A Santa Clara County Superior Court judge has struck down an electoral redistricting map selected by the Morgan Hill City Council earlier this year, and ordered the body to choose a new map that complies with the law.
Judge Julie A. Emede issued the ruling after a May 9 hearing on a lawsuit brought against the city by former Mayor Steve Tate and three other Morgan Hill residents. The lawsuit alleged that the council redistricting map—known as “Map 103”—that was approved by the council March 2 was in violation of the California Fair Maps Act.
The judge agreed with the plaintiffs’ argument that Map 103 does not meet the act’s requirement that council districts must be geographically contiguous, says the order posted May 11 on the Santa Clara County Superior Court website. Specifically, District D on Map 103 consists of two regions that are separated by a patch of unincorporated county land.
The order states that the council must “refrain from using Public Map 103 to conduct any elections for City Council.” The document is labeled a “proposed” order, and it is signed by attorneys representing the lawsuit plaintiffs and defendants; it is not yet signed by the judge.
Instead of picking a new redistricting map for Morgan Hill that complies with the law, the judge ordered the council to reconvene and make such a selection before May 23. On that date is scheduled a follow-up conference in court where the judge will confirm if the council’s new map complies with the law.
The council had previously considered multiple district map options that had been drafted by a consultant and members of the public.
Mayor Rich Constantine said the council is planning to consider its options in a closed session meeting scheduled for May 18. He said those options include appealing the May 9 decision or selecting a new redistricting map, but didn’t suggest which way he thinks the body should vote.
Constantine said he accepts the judge’s decision at the May 9 hearing. He noted that just days before Tate and the other plaintiffs filed the lawsuit, a council majority had voted April 6 to accept Constantine’s motion to request a “validation action” asking the courts to rule on the legality of Map 103.
But Tate and the other plaintiffs filed the lawsuit April 11, before the city was able to complete the process for a validation action. City Attorney Don Larkin said at the April 6 meeting that he wasn’t aware if such an action could be taken on decisions related to redistricting.
“Knowing the city council voted to proceed with validation, I don’t know why the former mayor would sue us,” Constantine said May 13. “The outcome would have been the same, (and) whether Map 103 was proper would have been decided either way.”
Tate was joined by Swanee Edwards, and Brian and Kathy Sullivan in filing the Fair Maps Act lawsuit against the city. They are represented by attorney Christopher Skinnell.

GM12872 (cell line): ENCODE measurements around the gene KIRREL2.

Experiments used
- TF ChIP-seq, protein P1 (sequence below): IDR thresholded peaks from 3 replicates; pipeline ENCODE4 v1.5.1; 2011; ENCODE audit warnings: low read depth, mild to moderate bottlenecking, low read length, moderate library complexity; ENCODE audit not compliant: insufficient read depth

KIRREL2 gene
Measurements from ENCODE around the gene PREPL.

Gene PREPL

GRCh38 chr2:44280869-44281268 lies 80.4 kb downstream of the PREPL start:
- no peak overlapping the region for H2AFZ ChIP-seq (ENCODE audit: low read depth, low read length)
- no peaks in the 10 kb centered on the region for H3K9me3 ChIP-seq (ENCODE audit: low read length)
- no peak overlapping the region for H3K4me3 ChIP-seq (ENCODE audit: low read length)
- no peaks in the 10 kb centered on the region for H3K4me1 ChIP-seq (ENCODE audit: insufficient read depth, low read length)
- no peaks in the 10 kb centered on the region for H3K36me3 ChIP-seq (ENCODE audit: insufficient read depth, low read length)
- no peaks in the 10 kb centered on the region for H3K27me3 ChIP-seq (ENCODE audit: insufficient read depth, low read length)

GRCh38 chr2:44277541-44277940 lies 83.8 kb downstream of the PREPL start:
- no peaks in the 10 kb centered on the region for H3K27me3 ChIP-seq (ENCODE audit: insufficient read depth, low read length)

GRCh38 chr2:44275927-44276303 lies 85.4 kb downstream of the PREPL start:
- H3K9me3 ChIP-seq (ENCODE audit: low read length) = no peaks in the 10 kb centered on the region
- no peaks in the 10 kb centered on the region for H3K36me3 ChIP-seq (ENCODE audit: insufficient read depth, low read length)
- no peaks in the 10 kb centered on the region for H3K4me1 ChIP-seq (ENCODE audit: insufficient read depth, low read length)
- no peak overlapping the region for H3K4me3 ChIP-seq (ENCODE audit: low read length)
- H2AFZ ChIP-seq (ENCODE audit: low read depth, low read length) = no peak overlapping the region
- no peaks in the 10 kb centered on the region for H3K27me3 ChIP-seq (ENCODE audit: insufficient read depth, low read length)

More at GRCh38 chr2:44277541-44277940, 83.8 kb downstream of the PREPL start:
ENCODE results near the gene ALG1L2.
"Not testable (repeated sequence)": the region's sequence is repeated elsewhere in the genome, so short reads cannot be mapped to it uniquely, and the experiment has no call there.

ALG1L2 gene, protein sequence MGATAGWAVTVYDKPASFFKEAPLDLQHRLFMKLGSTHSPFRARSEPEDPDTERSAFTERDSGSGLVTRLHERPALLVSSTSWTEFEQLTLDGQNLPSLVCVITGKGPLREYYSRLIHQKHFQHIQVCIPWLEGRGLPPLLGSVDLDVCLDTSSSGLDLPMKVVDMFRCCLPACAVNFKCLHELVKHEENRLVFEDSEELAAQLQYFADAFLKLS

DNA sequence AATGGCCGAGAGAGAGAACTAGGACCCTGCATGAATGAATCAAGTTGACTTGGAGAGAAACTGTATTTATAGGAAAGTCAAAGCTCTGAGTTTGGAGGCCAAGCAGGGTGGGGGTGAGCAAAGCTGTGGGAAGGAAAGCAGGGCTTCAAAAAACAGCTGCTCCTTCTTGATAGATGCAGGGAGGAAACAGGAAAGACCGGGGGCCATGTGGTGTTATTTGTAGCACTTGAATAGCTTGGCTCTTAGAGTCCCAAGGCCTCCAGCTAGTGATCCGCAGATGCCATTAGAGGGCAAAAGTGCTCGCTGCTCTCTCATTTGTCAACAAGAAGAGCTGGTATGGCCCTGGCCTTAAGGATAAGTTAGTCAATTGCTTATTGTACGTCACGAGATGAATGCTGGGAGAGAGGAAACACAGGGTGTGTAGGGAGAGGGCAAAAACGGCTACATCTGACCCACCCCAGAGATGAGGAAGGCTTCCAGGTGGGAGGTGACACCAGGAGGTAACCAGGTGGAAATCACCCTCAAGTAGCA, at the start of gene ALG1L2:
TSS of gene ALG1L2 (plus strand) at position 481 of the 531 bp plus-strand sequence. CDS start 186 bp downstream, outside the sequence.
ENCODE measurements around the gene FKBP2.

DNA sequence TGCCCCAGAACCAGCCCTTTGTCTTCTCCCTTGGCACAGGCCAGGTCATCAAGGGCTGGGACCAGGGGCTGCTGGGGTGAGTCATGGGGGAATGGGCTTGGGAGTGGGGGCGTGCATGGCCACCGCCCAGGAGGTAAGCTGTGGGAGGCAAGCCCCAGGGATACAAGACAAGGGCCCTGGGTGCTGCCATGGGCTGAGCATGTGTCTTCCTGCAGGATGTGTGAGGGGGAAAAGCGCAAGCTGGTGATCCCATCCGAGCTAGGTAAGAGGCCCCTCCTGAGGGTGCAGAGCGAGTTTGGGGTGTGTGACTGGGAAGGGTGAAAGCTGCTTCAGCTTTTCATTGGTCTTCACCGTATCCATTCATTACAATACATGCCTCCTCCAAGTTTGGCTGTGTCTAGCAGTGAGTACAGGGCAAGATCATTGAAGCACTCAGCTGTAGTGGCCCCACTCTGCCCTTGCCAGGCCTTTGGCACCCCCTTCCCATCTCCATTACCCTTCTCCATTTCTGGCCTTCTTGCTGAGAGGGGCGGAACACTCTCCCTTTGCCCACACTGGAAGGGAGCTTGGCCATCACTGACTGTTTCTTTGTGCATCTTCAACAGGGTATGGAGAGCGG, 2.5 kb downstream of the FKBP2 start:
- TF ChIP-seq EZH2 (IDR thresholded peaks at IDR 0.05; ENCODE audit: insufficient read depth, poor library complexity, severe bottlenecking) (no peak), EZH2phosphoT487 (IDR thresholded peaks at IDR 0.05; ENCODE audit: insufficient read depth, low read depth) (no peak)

The council initially approved Map 103 out of a choice of about half a dozen drafts on March 2. Skinnell sent the council a demand letter days later, urging them to reconsider their choice because Map 103 was in violation of the state redistricting law.
The council reconvened April 6, and voted again to select Map 103 with Constantine’s request for a validation action. The council voted 3-2 both times to approve Map 103, with Councilmembers John McKay and Gino Borgioli opposed.
Tate said the judge’s May 9 decision on the lawsuit is “what we expected.” He added he was surprised that the council voted again in April to adopt Map 103, even after being informed of its non-compliance.
In the months leading up to the council vote, Larkin and the city’s redistricting consultant—National Demographics Corporation—advised the council that Map 103 was illegal because it contained a district that was not geographically contiguous.
Map 103 was the draft most closely resembling the current council districts, which were selected in 2017. The California Fair Maps Act was passed by the legislature in 2019.
Attorney Armando Benavides led a public comment campaign supporting Map 103, arguing that it was the best choice to preserve certain “communities of interest”—another provision regulated by the Fair Maps Act. In March, Benavides threatened to sue the council if it did not select Map 103.
The city ultimately hired Benavides to defend the council against the Fair Maps Act lawsuit in court. Benavides did not return a phone call requesting comment on the May 9 hearing.
Larkin withdrew from the case because the lawsuit in large part reflected his previous advice to the council.
Cities with elective council districts—as well as other government bodies—are required by state and federal law to review their boundaries every 10 years based on changes in population and demographics presented in the U.S. Census.
Under Morgan Hill’s district system, voters within each of the four districts elect a single councilmember to represent them every four years. The city’s mayor is elected every two years by voters from throughout the city limits.
Up for election in November 2022 are councilmembers for Districts B and D. Under the current districts, these seats are represented by Councilmembers Yvonne Martinez Beltran and McKay, respectively.
The candidate qualifying period for November’s mayoral and council election begins in July.